TROU­BLED WA­TERS

New guide aims to help ships re­duce the num­ber of whale col­li­sions in b.C. wa­ters

Metro Canada (Vancouver) - - FRONT PAGE - Wanyee li

A new guide for ship crews aims to help ves­sels avoid col­li­sions with whales in B.C. wa­ters but wildlife ad­vo­cates say pol­i­cy­mak­ers need to step up in or­der to save en­dan­gered species.

The Mariners’ Guide, cre­ated in part­ner­ship with Port Van­cou­ver and Port of Prince Ru­pert, rec­om­mends that ships slow down by 10 knots in or­der to re­duce the chance of col­li­sion.

The guide aims to pro­tect marine an­i­mals and in­cludes tips on how to iden­tify the dif­fer­ent whales found off B.C.’s coast.

“We need to re­duce the im­pact as much as pos­si­ble be­tween ships and whales,” said An­drew Dum­b­rille, se­nior spe­cial­ist in sus­tain­able ship­ping at WWF Canada.

“Mariner guides are a good tool to ed­u­cate and bring aware­ness around these is­sues, but the next step is reg­u­la­tion and for en­force­ment of that reg­u­la­tion.”

There were 30 re­ported col­li­sions be­tween whales and boats in B.C. from 2004 to 2011, ac­cord­ing to the guide. But the ac­tual num­ber of col­li­sions is likely higher be­cause crews on large ves­sels are less likely to de­tect a col­li­sion, es­pe­cially if the whale is small, the guide adds.

A necropsy done on an en­dan­gered south­ern res­i­dent orca that was found near the Sun­shine Coast in De­cem­ber 2016 showed it suf­fered blunt­force trauma be­fore dy­ing.

Other en­dan­gered species that live along B.C.’s coast in­clude the blue whale, sei whale, north Pa­cific right whale, and leatherback sea tur­tle, ac­cord­ing to Van­cou­ver Aquar­ium’s guide for mariners.

Dum­b­rille, who helped put to­gether a sim­i­lar guide for ships trav­el­ling through the Hud­son Strait in Canada’s Arc­tic, says slow­ing down not only helps ships avoid col­lid­ing into whales, it also re­duces un­der­wa­ter noise pol­lu­tion. Ship-traf­fic noise af­fects whales be­cause they use echolo­ca­tion to nav­i­gate, hunt, and com­mu­ni­cate with each other, he ex­plained.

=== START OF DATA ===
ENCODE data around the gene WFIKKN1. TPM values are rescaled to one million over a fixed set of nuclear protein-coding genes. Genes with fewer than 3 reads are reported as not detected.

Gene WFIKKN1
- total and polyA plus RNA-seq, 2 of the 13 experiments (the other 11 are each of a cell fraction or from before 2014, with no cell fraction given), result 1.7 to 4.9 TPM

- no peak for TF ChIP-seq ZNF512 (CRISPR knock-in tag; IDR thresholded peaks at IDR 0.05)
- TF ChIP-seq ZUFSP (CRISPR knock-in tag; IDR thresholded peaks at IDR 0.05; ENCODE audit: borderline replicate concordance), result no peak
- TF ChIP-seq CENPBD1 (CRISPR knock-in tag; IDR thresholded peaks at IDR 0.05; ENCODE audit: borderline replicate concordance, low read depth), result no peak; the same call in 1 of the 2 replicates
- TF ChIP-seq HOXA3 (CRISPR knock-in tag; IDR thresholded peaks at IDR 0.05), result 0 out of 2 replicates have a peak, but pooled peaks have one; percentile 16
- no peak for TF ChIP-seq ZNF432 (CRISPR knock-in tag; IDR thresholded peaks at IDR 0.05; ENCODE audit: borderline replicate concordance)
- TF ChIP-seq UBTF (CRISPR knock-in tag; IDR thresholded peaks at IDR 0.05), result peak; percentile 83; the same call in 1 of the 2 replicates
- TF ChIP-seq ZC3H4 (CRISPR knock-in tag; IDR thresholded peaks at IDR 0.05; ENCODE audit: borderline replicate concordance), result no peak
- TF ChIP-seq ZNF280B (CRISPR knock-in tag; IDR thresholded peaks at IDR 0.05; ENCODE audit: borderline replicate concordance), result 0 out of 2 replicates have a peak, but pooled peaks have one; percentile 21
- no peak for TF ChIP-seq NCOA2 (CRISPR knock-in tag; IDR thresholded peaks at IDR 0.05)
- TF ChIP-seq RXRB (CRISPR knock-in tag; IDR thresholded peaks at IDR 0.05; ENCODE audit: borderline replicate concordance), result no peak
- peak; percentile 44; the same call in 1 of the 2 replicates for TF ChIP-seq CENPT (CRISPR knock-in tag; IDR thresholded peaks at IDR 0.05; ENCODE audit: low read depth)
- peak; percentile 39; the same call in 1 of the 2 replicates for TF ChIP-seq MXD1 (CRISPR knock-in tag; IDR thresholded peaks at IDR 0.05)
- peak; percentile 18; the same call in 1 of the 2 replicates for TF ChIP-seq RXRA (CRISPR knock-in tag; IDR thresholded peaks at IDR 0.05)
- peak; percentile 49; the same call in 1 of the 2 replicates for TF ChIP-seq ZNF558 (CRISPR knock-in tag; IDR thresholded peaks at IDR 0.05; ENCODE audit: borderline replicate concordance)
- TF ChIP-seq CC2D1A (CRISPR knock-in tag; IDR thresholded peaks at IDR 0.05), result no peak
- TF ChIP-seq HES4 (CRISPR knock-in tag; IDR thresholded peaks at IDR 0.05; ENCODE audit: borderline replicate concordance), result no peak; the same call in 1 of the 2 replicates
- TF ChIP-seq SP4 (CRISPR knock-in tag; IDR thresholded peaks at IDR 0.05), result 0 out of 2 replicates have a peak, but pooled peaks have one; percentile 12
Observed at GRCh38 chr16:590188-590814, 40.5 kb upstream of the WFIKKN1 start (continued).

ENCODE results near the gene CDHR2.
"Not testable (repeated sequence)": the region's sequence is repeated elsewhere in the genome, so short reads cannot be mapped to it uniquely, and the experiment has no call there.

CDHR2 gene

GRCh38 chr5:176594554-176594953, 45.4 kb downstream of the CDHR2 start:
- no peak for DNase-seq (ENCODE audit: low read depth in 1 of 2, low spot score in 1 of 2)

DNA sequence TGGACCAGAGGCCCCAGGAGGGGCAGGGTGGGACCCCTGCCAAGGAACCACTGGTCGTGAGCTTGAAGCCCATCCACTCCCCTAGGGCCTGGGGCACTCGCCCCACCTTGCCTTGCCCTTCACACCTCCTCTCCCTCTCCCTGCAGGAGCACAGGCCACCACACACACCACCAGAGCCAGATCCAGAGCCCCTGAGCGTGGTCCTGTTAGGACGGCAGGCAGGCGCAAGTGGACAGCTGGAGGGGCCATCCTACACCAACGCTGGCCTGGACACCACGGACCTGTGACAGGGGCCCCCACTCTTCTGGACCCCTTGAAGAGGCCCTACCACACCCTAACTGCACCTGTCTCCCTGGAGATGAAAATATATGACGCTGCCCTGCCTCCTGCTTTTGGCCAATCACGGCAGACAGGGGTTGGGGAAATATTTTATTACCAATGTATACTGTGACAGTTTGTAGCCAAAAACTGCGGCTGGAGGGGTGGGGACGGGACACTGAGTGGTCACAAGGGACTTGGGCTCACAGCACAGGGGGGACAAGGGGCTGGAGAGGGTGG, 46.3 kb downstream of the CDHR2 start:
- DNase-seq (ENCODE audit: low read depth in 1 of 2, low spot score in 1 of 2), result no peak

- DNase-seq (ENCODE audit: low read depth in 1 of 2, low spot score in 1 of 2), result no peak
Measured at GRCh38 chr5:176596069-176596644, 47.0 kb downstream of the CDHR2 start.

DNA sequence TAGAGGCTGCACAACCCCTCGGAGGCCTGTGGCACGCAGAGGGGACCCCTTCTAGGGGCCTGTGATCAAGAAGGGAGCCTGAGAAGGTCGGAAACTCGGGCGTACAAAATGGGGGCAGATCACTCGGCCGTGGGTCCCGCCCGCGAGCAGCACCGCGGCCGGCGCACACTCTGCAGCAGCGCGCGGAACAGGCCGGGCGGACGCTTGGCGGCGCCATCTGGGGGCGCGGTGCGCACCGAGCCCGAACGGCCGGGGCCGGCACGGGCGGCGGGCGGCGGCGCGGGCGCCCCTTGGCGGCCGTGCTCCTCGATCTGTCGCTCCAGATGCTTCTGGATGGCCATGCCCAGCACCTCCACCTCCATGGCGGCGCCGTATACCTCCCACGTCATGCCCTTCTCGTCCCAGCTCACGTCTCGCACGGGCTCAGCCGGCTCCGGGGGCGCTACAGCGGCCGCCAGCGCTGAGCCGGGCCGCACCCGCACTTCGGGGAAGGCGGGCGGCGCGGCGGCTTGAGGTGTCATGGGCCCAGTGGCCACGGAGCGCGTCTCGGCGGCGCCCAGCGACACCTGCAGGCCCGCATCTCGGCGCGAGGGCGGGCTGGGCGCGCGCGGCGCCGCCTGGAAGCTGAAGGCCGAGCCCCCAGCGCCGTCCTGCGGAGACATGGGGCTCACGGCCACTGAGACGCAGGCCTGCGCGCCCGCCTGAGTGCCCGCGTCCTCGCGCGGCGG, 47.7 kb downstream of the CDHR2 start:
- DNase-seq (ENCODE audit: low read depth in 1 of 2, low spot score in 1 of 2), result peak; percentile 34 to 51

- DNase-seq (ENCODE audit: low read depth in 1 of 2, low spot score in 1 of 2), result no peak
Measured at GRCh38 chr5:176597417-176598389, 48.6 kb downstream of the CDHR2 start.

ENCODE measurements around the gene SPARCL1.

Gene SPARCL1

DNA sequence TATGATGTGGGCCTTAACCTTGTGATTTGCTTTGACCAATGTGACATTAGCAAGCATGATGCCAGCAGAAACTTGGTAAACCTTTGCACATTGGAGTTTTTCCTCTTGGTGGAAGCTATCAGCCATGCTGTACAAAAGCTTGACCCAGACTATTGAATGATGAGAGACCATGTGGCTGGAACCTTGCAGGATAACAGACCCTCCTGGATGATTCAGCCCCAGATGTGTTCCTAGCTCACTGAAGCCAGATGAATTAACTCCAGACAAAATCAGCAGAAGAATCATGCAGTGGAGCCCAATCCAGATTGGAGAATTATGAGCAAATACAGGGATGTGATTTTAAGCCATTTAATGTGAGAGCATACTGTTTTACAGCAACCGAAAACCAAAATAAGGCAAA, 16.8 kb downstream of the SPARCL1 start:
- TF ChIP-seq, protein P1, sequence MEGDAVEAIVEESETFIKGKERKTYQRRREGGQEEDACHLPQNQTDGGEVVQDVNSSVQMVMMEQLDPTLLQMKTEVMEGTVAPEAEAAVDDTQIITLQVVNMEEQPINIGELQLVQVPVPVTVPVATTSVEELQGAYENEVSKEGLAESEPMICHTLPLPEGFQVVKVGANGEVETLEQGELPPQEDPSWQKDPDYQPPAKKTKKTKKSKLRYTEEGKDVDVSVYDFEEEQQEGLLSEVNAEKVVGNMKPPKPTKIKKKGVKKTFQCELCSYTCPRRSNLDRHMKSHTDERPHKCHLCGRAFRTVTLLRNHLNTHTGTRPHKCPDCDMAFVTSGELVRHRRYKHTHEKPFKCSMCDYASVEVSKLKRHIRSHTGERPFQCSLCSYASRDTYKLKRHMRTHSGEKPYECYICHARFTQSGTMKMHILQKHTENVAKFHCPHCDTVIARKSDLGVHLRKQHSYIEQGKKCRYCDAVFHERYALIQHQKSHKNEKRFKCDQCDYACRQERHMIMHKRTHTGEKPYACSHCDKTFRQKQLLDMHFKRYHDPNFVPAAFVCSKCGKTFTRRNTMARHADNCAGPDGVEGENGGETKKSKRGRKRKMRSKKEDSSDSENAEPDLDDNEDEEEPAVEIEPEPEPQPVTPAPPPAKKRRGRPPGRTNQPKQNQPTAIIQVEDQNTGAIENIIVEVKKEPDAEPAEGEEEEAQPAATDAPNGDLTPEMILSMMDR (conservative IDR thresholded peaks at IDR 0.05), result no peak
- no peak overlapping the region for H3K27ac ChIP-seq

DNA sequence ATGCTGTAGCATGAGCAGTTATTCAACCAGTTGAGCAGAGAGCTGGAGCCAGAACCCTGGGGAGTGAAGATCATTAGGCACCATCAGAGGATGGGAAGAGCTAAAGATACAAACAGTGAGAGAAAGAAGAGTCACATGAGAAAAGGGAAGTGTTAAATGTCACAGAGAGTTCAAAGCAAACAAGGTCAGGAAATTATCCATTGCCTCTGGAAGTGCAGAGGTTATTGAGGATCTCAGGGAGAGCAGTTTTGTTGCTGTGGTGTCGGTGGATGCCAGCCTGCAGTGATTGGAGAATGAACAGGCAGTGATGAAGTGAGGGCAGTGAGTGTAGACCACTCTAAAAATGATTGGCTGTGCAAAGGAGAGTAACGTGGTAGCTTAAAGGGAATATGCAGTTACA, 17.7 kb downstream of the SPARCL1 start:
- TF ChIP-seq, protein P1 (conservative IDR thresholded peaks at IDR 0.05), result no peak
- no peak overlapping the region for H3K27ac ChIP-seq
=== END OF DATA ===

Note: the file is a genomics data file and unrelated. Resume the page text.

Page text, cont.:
“It re­ally dis­rupts for­ag­ing,

we need to re­duce the im­pact as much as pos­si­ble. An­drew dum­b­rille

calv­ing, and so­cial habi­tat of whales. They just can’t hear and they can’t com­mu­ni­cate.”

Dum­b­rille ap­plauded a Port of Van­cou­ver ini­tia­tive that re­duces port fees for crews who re­duce the noise their ves­sels make as they ap­proach the har­bour. The Port of Van­cou­ver also main­tains un­der­wa­ter mi­cro­phones that pro­vide data to re­searchers study­ing the ef­fect noise pol­lu­tion has on whales.

With the loom­ing threat of in­creased tanker traf­fic along B.C.’s coast due to the Kinder Mor­gan pipe­line ex­pan­sion, wildlife ad­vo­cates have called for re­stric­tions on oil tankers.

But large ships are a re­al­ity for many com­mu­ni­ties, Dum­b­rille pointed out. He wants Trans­port Canada to cre­ate ‘quiet zones’ in cer­tain parts of the ocean im­por­tant to whale pop­u­la­tions. The au­thor­ity should also en­force speed lim­its in those ar­eas, he said.

“It’s not like we can do with­out ship­ping,” he said.

“We just have to do it right and put in the right rules.”

ElainE Thomp­son/ThE as­so­ci­aTEd prEss

Con­TriB­uTed

There have been at least 30 col­li­sions be­tween whales and ves­sels in B.C. from 2004 to 2011, ac­cord­ing to the Van­cou­ver Aquar­ium’s mariners guide.

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